The Reliquary, and burials in the Jamestown church
Disease was the biggest killer, with bad food and water a major contributor. Accidents and injuries killed many more and finally there was the ever present danger of other humans. Indians killed quite a few colonists, and colonists killed each other. The winter of 1609 brought another killer - starvation.
The identity of the saint whose bones are in the reliquary is unknown. The only markings on the reliquary are a letter M and some symbols that do not match any known Catholic graffiti. One scholar (Christopher Allison) has made a case that the bones may be those of Cuthbert Mayne, a Catholic priest who was martyred in 1577.
|The actual reliquary next to a reproduction. The actual piece cannot be opened|
The reliquary's placement atop the casket may have been meant for the good of Archer's soul, or the benefits it would confer upon the altar above, or both. We cannot know what anyone was thinking as they stood at his grave but it seems likely that whoever placed it there had one of those purposes in mind. The most we can do is interpret the find in light of what's know of religious tradition and the times.
Some scholars ask how we know the reliquary belonged to Archer. The fact is, we don't. All we can say is that the reliquary was carefully placed atop the casket with an east-west orientation, and the dirt filled around it so as not to disturb that orientation. From that evidence, and the evidence of the reliquary itself we can say the object had great significance. It was probably Archer's, but we cannot be certain.
That leads to another question - what was a Catholic reliquary doing in the Virginia colony? The construction of this particular reliquary was fragile - a sliding door that could easily open and spill the contents. The reliquary was pocket sized, but too big to be carried like a locket. That suggests the reliquary had been stored in a protected place, and not carried. The most likely reason it was in Virginia was that it was carried there in hope of consecrating Catholic ground if and when the opportunity arose. The number of relics in the box suggest it came from a church, as opposed to the smaller or more ephemeral personal relics some Catholics maintained.
With that interpretation, it's tempting to jump to the conclusion that the reliquary is evidence Archer was a secret priest, since only an ordained member of the clergy could have consecrated a church. However, the Anglican church had similar rules about what lay people and clergy could do, and what required a bishop, and those rules were commonly ignored for practicality in the Virginia colony. Archer might just as well have been a devoted lay person who was entrusted to bring the relics and establish a church in Virginia. Many of the later Virginia churches would be established by lay vestries, who sought out ministers, contrary to the practice in England or Europe, where churches were established by the bishops.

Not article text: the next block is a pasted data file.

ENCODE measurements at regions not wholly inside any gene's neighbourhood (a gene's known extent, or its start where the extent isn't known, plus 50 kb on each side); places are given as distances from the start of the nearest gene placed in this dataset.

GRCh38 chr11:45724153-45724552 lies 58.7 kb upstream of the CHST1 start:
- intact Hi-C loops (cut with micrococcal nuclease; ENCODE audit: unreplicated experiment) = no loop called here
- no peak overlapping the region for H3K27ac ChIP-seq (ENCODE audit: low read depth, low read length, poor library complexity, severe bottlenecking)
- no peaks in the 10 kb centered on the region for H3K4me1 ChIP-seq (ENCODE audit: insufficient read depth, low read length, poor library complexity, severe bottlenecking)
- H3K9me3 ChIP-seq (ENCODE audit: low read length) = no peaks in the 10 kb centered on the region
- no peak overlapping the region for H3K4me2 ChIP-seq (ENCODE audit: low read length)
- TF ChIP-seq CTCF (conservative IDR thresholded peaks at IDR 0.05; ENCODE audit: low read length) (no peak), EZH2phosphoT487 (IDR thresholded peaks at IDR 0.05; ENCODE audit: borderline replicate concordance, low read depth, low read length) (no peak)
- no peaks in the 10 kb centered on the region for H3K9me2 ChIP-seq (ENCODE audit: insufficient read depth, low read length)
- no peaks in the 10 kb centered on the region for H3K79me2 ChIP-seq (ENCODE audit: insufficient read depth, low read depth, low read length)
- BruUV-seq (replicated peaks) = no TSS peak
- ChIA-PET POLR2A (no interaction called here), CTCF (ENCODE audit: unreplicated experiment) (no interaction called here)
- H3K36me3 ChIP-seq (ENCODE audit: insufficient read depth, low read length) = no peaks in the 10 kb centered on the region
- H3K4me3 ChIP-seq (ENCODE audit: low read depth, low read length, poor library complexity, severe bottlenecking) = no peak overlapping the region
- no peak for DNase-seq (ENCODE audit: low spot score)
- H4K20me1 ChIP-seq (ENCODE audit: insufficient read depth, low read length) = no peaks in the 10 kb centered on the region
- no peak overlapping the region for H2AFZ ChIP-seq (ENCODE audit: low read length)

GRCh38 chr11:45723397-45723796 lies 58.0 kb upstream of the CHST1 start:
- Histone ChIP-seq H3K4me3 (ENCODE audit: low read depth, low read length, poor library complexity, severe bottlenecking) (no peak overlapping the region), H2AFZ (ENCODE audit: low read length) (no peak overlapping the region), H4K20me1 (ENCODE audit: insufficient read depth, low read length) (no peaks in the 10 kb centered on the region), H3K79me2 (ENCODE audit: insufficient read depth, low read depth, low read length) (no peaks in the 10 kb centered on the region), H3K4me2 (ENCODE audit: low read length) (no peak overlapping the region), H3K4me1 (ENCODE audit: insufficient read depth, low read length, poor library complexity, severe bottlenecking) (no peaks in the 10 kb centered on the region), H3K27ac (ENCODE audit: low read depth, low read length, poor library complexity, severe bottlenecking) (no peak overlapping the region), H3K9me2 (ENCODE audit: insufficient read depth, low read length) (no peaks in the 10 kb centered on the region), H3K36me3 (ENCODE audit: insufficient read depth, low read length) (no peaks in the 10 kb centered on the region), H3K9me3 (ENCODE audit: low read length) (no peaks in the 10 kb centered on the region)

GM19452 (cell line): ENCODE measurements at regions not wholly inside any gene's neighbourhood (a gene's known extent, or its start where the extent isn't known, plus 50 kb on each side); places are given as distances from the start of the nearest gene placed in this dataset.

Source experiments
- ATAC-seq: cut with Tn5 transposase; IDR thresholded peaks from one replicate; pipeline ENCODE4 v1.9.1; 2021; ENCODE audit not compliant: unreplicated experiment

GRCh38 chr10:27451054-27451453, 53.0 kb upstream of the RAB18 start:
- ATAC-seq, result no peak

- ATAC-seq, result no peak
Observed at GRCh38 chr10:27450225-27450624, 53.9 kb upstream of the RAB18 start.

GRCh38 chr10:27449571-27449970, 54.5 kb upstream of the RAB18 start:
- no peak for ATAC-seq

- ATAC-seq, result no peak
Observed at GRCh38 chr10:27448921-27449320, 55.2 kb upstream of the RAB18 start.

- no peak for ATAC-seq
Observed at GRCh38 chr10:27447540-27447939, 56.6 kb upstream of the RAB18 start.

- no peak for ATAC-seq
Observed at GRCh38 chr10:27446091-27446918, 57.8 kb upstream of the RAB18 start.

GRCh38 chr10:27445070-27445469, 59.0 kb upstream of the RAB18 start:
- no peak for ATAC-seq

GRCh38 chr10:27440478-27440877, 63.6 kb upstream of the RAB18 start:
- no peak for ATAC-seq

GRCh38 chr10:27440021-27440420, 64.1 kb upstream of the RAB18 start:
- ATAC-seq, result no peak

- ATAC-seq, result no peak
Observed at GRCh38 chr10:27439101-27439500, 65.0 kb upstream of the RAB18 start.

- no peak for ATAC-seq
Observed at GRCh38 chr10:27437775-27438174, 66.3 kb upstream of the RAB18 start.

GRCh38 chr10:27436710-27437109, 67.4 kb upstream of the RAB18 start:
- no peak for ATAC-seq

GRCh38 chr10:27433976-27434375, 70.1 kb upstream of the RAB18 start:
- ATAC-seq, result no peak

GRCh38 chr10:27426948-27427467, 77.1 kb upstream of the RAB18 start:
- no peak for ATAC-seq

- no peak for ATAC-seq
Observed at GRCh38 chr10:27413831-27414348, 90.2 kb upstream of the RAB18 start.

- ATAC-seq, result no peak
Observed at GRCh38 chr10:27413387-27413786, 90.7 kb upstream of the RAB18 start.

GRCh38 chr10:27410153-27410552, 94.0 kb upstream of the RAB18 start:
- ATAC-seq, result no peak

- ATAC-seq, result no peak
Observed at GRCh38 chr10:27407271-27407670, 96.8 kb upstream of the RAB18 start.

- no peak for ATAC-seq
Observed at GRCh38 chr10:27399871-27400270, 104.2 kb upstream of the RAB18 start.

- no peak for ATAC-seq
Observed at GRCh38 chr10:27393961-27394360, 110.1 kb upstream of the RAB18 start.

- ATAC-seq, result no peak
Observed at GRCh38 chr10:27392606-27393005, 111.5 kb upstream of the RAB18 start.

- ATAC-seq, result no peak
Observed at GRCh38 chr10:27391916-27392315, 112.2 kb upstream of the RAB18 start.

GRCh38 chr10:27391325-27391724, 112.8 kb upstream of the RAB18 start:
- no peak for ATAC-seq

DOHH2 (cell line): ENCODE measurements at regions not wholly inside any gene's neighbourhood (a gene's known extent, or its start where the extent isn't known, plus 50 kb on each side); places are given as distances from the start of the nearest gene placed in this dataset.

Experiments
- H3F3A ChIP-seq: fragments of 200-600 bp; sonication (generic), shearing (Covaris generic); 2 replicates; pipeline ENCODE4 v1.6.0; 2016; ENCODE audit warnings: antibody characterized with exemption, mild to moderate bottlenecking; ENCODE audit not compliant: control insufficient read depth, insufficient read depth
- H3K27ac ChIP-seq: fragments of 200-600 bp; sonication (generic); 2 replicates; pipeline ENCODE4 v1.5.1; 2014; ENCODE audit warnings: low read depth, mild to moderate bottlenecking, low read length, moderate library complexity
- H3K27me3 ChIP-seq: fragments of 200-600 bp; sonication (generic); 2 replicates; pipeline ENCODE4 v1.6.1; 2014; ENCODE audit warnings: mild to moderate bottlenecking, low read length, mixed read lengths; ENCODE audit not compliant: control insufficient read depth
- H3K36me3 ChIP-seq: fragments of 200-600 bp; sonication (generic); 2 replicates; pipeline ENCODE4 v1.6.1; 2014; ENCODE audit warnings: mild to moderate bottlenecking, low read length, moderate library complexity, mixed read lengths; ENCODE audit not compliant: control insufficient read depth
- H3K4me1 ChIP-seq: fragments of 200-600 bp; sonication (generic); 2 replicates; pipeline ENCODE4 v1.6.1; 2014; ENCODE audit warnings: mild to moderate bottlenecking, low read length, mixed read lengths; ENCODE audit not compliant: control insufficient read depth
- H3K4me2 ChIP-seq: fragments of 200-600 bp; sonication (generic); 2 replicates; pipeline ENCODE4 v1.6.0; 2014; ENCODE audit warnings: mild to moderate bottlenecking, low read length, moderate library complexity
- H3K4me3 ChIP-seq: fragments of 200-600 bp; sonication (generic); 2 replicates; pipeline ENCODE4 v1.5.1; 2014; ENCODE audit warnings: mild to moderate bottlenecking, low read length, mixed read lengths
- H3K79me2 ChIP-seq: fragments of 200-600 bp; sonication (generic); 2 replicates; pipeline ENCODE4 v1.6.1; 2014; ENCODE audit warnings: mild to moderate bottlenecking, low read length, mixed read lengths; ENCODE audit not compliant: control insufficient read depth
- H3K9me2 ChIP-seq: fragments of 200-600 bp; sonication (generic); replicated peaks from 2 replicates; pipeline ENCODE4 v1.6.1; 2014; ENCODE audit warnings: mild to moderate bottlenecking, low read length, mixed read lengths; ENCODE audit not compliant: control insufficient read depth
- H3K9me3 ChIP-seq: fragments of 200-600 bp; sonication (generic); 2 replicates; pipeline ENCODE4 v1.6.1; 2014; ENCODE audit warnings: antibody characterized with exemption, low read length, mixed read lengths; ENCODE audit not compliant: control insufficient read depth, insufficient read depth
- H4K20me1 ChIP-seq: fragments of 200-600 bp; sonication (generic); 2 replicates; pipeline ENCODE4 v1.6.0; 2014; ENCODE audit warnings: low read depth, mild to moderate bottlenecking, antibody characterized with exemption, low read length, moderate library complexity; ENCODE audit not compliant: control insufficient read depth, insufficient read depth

Whoever carried the reliquary to Virginia was almost certainly a person of stature in the Catholic community they came from in England, to have had the object in the first place. They brought it here with a purpose, which may well have been accomplished when it was buried beneath the altar rail. However, the church was abandoned within a few years, and the reliquary remained untouched; buried for the next four centuries.
|A cross recovered from a Jamestown site circa 1609|
|The original church outline, as reconstructed by Jamestown Rediscovery|
|The chancel of the first church in relation to the later brick replacement.|
|The chancel burials, from Jamestown display|
|Jamestown archaeologist Merry Outlaw among some of the many objects they have conserved|
John Elder Robison
Thanks to Merry Outlaw, Jim Kelso, Jim Horn and the staff at Jamestown Rediscovery for graciously sharing their time, knowledge, and discoveries, and my William & Mary colleague Karin Wulf, head of the University's Omohundro Institute of Early American History, for making the connection.
John Elder Robison is an autistic adult and advocate for people with neurological differences. He's the author of Look Me in the Eye, Be Different, Raising Cubby, and Switched On. He serves on the Interagency Autism Coordinating Committee of the US Dept of Health and Human Services and many other autism-related boards. He's co-founder of the TCS Auto Program (A school for teens with developmental challenges) and he’s the Neurodiversity Scholar in Residence at the College of William and Mary in Williamsburg, Virginia and a visiting professor of practice at Bay Path University in Longmeadow, Massachusetts.